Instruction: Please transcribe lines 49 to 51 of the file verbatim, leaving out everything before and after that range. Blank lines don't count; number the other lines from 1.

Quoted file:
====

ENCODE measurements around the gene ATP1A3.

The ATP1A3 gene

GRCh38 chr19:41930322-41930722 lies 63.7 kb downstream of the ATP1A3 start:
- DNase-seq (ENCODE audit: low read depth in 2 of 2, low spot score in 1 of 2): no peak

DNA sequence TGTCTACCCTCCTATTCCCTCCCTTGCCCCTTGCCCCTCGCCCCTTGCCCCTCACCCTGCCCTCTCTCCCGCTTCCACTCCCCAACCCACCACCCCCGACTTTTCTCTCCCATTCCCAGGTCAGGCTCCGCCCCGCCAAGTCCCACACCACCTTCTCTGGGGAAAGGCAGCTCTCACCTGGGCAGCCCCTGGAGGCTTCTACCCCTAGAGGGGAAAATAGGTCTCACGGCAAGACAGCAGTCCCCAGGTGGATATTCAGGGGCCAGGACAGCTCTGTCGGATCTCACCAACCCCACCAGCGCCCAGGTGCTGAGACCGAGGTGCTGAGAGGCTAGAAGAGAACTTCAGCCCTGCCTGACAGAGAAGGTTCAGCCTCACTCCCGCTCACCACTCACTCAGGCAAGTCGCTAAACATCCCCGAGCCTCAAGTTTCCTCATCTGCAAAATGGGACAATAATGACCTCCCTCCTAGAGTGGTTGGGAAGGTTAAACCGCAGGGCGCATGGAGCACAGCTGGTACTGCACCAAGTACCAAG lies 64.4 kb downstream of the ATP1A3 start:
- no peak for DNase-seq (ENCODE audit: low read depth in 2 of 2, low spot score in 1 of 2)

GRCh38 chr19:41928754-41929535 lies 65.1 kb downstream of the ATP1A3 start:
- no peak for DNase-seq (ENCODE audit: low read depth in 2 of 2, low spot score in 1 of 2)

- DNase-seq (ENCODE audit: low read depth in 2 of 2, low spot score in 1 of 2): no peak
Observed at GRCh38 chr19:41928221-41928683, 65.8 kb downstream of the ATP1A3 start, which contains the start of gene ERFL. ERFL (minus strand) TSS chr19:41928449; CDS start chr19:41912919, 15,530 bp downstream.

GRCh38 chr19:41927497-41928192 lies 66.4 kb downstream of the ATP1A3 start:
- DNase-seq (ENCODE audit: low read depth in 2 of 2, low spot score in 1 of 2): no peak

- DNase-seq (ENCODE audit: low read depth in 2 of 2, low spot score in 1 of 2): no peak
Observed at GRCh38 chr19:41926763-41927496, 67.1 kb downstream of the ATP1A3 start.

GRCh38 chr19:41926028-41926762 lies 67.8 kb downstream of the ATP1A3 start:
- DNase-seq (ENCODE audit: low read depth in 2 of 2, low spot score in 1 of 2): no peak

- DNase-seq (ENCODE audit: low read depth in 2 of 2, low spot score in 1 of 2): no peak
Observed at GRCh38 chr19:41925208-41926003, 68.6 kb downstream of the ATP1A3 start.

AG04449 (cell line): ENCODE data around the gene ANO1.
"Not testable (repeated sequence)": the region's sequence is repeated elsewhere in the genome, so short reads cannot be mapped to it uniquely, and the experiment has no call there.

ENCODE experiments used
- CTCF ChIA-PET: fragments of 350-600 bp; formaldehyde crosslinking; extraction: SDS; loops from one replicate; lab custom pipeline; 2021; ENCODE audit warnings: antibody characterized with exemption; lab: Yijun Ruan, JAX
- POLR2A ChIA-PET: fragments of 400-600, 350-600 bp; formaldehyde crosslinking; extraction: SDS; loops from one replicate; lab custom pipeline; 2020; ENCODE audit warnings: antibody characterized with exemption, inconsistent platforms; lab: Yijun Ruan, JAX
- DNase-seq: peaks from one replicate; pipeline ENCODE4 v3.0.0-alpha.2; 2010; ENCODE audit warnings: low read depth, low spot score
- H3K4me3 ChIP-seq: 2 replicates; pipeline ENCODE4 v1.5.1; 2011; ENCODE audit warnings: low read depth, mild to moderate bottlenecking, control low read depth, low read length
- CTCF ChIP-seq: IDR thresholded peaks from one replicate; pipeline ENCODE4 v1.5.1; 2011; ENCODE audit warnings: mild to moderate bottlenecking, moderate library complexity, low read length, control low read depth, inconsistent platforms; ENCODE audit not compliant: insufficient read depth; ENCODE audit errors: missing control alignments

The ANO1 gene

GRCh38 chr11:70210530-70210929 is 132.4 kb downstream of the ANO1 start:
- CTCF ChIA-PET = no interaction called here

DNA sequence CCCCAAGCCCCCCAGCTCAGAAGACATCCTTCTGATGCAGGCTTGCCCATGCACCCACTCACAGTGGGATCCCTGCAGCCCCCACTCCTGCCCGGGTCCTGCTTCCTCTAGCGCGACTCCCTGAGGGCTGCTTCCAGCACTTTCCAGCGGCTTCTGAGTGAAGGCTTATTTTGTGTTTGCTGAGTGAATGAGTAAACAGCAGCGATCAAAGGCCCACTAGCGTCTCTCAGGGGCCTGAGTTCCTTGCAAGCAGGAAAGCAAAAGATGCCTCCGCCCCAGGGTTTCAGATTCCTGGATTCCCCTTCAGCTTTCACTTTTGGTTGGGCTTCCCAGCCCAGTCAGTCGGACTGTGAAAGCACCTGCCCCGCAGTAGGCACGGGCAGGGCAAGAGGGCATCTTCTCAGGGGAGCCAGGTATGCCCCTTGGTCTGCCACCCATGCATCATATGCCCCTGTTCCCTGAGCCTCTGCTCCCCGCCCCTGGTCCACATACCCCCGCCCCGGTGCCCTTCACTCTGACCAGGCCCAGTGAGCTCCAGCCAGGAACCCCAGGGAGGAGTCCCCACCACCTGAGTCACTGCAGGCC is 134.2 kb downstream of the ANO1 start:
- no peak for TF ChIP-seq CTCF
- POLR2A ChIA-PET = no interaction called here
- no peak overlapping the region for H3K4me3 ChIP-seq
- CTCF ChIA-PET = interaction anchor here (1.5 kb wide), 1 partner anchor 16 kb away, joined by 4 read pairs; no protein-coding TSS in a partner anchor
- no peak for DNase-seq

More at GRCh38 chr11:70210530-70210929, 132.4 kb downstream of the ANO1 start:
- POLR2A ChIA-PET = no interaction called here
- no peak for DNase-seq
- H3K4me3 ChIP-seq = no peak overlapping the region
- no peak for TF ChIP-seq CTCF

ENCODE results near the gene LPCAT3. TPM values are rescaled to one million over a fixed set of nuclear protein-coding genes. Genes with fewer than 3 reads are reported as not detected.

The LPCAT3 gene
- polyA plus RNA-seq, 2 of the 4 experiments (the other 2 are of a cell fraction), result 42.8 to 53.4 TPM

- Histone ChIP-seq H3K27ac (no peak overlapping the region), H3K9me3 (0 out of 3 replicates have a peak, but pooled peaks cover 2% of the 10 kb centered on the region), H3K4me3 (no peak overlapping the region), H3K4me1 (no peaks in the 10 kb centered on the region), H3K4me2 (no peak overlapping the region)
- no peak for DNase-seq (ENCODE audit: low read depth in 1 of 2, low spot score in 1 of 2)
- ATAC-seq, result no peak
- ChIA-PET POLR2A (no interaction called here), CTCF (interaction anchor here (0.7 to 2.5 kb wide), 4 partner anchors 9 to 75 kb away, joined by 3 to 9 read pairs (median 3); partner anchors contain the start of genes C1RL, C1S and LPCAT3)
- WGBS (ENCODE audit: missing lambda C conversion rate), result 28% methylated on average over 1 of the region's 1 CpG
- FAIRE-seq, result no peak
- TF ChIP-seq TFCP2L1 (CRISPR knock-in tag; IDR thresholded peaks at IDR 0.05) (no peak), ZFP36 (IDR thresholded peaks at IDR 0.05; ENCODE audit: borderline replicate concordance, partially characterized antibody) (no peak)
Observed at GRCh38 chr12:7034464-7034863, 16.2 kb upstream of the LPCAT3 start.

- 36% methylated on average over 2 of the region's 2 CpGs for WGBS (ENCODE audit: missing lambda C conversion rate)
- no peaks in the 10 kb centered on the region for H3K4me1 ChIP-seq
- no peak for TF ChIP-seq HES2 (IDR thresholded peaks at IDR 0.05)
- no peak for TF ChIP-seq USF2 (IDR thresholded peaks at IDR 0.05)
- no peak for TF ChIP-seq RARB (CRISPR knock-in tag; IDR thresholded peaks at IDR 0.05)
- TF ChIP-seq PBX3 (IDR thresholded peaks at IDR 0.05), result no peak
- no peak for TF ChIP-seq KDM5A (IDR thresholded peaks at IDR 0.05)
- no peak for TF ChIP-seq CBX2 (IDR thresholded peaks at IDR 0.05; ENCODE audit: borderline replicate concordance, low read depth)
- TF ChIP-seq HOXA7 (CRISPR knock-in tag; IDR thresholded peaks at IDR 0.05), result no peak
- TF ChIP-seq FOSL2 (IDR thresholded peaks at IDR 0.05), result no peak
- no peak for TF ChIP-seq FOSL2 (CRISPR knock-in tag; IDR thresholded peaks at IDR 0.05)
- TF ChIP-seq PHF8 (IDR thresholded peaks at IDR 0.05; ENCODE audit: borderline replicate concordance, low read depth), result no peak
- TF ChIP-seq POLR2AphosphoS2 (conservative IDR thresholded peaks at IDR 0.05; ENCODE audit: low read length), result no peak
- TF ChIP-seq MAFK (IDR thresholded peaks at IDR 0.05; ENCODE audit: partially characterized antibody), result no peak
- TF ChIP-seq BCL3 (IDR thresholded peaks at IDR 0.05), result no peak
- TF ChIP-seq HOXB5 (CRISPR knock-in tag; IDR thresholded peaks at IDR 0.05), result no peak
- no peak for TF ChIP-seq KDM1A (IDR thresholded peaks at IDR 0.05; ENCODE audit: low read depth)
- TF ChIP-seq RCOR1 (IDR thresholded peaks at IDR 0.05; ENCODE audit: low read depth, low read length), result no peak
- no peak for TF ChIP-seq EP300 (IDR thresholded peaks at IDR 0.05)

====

- FAIRE-seq, result no peak
- TF ChIP-seq TFCP2L1 (CRISPR knock-in tag; IDR thresholded peaks at IDR 0.05) (no peak), ZFP36 (IDR thresholded peaks at IDR 0.05; ENCODE audit: borderline replicate concordance, partially characterized antibody) (no peak)
Observed at GRCh38 chr12:7034464-7034863, 16.2 kb upstream of the LPCAT3 start.